Hennessy, J. L. and Patterson, D. A. Computer Architecture: A Quantitative Approach. 1990. Morgan Kaufmann Publishers, Inc. San Mateo, CA. Second edition 1995, Third edition, 2002. Fourth Edition, 2007, Fifth Edition, 2011, Sixth Edition, 2018. An enduring classic, now in its 6th edition since the original in 1990. Each edition has been an extensive revision, presenting RISC design concepts for an architecture with multiple adaptations over four decades.
Patterson, D.A. and Hennessy, J.L., Computer Organization and Design: The Hardware/Software Interface. 1993. San Mateo, CA: Morgan Kaufmann Publishers. Second Edition, 1998, Third Edition 2005. Consistently upgraded from the original in 1993, this edition includes examples from the RISC-V instruction set, defined to be a free, open-systems standard.
Hennessy, John L. and Patterson , David A. “A New Golden Age for Computer Architecture,” Communications of the ACM, February 2019, Vol. 62 No. 2, Pages 48-60. A crisp, detailed essay, created as an important extension of the Turing Award lecture by the two winners. It documents their enthusiasm for continued radical computer systems performance improvement.
Tjiang, S., Wolf, M., Lam, M., Pieper, K. and Hennessy, J. "Integrating Scalar Optimization and Parallelization." Languages and Compilers for Parallel Computing. Banerjee ed. 1992 Springer-Verlag. New York. Optimizing compilers are a key requirement for RISC design; most approaches used two passes, one for parallelizing (high-level) transformations and and a second for traditional scalar (low-level) optimizations. This paper describes Stanford’s SUIF (Stanford University Intermediate Form) approach, with only one intermediate language for both parallelization and scalar optimizations.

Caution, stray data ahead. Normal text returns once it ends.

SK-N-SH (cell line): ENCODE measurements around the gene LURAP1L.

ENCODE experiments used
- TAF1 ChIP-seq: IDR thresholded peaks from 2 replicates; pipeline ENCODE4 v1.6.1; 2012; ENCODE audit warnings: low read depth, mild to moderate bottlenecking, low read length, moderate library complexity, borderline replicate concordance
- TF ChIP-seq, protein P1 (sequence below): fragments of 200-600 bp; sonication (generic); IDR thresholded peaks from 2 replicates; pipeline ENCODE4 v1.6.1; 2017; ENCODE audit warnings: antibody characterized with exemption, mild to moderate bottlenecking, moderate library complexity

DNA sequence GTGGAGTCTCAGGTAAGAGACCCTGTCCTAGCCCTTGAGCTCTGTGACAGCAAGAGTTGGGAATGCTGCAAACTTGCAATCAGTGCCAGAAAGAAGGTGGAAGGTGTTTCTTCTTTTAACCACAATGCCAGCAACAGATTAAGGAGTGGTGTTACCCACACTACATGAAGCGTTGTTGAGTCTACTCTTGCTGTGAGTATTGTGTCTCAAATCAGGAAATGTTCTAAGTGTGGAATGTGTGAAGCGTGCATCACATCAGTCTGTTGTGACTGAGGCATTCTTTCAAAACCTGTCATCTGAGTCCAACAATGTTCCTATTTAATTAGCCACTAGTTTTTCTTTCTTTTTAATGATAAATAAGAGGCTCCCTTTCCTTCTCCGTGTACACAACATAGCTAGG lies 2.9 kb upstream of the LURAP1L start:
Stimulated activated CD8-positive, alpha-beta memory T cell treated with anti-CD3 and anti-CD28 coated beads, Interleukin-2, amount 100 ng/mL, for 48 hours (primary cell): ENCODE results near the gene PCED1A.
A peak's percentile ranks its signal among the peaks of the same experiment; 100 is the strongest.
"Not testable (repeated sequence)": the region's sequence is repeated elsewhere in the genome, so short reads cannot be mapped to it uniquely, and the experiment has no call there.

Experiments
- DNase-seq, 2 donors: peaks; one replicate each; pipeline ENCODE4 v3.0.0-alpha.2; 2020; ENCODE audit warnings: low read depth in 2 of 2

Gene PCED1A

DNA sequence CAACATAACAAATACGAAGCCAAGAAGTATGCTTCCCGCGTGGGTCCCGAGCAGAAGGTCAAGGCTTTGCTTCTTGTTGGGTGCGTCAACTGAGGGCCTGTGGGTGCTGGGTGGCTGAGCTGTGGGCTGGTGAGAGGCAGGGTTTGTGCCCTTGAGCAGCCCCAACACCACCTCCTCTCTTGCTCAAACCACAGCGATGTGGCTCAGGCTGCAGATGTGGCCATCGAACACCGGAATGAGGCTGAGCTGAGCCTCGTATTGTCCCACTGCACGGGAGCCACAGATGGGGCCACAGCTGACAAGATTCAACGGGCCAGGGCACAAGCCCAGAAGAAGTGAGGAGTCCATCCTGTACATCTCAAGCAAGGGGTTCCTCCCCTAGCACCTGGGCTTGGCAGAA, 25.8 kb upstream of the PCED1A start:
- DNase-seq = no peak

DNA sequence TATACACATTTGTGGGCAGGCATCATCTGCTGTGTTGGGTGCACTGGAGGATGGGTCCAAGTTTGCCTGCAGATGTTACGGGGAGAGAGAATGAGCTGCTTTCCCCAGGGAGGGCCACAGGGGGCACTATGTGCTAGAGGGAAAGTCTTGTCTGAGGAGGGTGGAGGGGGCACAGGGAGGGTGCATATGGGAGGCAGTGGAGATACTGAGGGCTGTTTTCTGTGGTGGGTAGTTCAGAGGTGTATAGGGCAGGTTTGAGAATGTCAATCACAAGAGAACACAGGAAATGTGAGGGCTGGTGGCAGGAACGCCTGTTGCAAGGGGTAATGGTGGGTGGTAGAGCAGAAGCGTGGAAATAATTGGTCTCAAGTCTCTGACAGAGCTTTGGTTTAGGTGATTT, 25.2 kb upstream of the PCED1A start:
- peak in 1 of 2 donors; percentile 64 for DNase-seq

Hennessy, J.L., Przybylski, S. VLSI Electronics. Volume VII: VLSI Design and Architecture. Academic Press, New York, 1984, chapter VLSI Processor Design Methodology. From the preface: “Improvement in IC technology allows the fabrication of processors with complexity, comparable to the largest mainframe computers designed using off-the-shelf technologies (SSI, MSI, and LSI). The advent of very large scale integrated (VLSI) processor has significantly changed the way in which computers are designed and implemented. This chapter discusses the use of VLSI as an implementation medium and it focuses on the design of general purpose microprocessors.”
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